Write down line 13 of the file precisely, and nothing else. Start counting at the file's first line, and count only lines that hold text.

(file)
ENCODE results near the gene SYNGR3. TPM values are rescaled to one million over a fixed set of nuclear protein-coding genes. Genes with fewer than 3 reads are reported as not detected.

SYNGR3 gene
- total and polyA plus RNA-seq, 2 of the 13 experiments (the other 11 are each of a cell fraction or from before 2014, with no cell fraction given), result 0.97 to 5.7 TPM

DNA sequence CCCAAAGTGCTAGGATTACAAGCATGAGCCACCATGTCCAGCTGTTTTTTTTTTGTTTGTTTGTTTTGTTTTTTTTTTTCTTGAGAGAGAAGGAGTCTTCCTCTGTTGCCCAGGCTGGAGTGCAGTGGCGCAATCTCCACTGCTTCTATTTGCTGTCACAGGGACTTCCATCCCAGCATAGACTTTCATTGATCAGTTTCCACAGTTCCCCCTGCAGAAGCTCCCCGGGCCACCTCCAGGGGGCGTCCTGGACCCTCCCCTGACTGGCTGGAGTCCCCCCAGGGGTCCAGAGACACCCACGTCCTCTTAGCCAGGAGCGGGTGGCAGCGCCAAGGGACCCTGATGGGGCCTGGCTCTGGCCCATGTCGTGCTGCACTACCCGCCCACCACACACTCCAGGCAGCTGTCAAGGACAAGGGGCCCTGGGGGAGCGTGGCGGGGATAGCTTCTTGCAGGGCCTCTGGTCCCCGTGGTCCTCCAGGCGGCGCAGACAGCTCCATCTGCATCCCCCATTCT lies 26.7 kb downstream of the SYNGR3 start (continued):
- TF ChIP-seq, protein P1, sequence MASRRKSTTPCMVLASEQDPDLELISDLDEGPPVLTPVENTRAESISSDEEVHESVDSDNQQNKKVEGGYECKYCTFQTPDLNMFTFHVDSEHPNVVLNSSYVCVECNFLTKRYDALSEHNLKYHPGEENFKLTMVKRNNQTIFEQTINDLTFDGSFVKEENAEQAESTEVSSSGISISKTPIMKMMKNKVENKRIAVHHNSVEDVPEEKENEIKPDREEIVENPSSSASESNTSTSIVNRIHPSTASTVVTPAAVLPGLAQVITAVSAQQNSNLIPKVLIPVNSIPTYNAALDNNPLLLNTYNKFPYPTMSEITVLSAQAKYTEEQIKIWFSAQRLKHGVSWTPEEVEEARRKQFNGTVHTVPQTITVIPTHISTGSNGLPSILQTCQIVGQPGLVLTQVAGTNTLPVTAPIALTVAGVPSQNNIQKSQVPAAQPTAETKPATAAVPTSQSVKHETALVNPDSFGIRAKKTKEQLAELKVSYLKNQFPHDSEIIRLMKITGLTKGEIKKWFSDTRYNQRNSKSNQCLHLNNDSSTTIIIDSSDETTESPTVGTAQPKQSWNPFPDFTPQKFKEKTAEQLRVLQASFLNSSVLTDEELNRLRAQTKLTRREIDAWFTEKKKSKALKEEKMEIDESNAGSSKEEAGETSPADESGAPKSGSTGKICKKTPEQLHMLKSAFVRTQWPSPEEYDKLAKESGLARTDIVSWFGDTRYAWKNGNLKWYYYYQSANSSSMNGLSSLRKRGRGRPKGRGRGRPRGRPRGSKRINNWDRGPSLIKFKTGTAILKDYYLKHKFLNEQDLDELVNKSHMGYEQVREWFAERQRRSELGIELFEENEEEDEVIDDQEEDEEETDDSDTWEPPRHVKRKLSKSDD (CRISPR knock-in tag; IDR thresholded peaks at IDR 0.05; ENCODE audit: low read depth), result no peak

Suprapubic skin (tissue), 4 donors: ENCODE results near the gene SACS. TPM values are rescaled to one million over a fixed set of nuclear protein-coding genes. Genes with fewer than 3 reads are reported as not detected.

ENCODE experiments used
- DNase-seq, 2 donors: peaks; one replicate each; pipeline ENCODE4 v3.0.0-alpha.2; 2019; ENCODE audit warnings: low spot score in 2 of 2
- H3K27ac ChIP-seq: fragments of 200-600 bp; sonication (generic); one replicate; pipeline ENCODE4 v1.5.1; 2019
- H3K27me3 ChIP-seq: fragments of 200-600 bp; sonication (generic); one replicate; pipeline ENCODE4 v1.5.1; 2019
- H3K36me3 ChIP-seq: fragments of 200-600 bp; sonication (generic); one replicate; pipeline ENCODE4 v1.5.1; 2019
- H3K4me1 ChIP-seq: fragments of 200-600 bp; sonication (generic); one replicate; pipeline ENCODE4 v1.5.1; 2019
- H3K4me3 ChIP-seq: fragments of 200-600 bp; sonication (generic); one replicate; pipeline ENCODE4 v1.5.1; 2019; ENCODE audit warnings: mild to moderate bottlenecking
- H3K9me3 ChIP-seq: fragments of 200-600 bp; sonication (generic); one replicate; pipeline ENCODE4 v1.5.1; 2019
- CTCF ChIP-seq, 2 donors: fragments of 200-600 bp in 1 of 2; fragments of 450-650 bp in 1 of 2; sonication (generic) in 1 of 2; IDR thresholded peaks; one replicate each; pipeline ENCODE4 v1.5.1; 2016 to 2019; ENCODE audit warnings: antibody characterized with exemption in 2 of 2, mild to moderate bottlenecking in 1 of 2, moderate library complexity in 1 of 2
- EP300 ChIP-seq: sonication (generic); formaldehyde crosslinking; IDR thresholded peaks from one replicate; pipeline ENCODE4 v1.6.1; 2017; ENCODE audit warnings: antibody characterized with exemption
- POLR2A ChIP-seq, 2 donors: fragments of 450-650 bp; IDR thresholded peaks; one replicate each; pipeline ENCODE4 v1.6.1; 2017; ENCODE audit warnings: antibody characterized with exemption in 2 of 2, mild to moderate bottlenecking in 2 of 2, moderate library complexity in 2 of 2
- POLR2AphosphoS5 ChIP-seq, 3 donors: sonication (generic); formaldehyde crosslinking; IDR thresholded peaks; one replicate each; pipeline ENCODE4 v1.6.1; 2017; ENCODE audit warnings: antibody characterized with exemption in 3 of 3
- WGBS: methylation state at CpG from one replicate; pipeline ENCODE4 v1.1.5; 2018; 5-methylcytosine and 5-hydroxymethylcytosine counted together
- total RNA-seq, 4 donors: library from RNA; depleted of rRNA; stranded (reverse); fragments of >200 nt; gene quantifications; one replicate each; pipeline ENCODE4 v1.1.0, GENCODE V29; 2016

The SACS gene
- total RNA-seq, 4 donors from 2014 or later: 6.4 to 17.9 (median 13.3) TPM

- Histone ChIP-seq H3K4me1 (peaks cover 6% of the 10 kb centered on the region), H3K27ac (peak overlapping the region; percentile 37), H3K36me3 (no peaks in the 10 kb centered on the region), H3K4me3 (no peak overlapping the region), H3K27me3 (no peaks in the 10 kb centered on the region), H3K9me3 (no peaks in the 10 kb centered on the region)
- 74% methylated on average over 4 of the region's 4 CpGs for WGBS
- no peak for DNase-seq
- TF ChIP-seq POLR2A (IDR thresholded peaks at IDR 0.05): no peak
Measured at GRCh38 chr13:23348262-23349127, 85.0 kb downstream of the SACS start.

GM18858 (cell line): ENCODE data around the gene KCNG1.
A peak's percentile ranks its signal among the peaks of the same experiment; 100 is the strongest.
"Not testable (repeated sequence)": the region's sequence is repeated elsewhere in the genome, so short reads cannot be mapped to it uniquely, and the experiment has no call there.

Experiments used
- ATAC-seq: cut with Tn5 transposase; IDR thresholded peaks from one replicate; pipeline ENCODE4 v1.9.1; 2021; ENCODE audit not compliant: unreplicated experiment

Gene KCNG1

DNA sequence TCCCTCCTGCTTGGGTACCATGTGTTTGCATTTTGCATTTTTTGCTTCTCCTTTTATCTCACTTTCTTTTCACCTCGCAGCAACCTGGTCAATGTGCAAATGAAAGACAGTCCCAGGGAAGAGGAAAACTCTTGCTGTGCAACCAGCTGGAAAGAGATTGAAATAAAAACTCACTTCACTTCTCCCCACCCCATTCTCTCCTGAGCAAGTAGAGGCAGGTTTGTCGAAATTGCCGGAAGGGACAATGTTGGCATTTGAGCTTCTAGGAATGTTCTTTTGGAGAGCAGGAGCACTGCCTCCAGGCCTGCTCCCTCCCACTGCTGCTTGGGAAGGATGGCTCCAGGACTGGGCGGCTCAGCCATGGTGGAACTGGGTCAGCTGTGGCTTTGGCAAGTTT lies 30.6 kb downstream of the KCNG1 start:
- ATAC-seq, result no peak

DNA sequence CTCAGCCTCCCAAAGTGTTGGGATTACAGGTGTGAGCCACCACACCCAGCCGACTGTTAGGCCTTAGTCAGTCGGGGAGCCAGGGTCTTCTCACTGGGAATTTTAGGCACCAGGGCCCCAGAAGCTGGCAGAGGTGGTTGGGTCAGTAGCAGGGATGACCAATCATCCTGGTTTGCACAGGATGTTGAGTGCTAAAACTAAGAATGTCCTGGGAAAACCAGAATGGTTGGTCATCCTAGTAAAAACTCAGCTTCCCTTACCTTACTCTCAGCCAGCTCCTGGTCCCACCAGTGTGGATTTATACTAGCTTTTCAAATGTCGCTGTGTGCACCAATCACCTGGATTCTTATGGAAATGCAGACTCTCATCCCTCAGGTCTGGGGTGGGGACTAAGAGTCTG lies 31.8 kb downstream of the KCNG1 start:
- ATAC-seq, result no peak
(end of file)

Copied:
- H3K4me3 ChIP-seq: fragments of 200-600 bp; sonication (generic); one replicate; pipeline ENCODE4 v1.5.1; 2019; ENCODE audit warnings: mild to moderate bottlenecking